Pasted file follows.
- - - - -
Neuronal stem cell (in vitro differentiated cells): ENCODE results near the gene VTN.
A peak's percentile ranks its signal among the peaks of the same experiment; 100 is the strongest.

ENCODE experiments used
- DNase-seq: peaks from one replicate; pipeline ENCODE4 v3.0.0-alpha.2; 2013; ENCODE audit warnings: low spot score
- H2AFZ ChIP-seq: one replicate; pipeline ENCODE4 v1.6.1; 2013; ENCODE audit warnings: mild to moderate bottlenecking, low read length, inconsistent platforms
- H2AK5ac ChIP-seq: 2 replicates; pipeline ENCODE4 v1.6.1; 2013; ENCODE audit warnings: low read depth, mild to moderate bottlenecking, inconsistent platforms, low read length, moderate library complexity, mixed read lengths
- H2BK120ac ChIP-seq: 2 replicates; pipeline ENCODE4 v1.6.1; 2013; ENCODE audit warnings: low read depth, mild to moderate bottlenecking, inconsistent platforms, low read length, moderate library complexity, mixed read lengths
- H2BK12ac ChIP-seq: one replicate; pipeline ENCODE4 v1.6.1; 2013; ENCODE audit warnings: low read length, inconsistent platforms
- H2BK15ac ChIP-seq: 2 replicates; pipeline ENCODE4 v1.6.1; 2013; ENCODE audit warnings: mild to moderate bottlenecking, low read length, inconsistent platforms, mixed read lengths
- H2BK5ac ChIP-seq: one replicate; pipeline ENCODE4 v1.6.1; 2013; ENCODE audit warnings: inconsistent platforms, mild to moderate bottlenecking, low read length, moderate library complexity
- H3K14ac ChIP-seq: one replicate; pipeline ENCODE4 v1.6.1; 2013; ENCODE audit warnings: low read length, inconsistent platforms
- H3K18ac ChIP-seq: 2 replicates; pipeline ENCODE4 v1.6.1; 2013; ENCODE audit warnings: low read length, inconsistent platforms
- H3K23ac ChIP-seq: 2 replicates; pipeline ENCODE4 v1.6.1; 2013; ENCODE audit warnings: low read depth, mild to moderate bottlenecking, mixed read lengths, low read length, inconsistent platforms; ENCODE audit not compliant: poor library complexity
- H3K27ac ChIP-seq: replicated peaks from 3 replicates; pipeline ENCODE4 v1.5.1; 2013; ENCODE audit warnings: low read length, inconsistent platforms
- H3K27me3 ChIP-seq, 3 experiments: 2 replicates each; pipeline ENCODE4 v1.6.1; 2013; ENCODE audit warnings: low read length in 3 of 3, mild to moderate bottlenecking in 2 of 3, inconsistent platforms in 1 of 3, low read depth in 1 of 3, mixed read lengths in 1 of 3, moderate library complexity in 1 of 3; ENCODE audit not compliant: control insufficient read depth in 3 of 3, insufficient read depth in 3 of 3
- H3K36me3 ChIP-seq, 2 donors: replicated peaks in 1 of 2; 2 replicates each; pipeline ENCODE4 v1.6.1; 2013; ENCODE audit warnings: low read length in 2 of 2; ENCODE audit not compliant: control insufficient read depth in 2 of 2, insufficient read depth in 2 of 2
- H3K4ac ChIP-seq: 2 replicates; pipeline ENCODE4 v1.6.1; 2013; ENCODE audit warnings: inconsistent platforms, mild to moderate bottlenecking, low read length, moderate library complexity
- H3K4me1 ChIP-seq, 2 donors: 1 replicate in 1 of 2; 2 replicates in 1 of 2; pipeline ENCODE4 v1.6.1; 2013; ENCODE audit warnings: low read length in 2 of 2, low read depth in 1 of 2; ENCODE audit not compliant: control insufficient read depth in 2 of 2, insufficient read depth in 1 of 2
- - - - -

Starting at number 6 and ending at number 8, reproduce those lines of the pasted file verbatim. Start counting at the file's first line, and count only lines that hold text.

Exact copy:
- H2AK5ac ChIP-seq: 2 replicates; pipeline ENCODE4 v1.6.1; 2013; ENCODE audit warnings: low read depth, mild to moderate bottlenecking, inconsistent platforms, low read length, moderate library complexity, mixed read lengths
- H2BK120ac ChIP-seq: 2 replicates; pipeline ENCODE4 v1.6.1; 2013; ENCODE audit warnings: low read depth, mild to moderate bottlenecking, inconsistent platforms, low read length, moderate library complexity, mixed read lengths
- H2BK12ac ChIP-seq: one replicate; pipeline ENCODE4 v1.6.1; 2013; ENCODE audit warnings: low read length, inconsistent platforms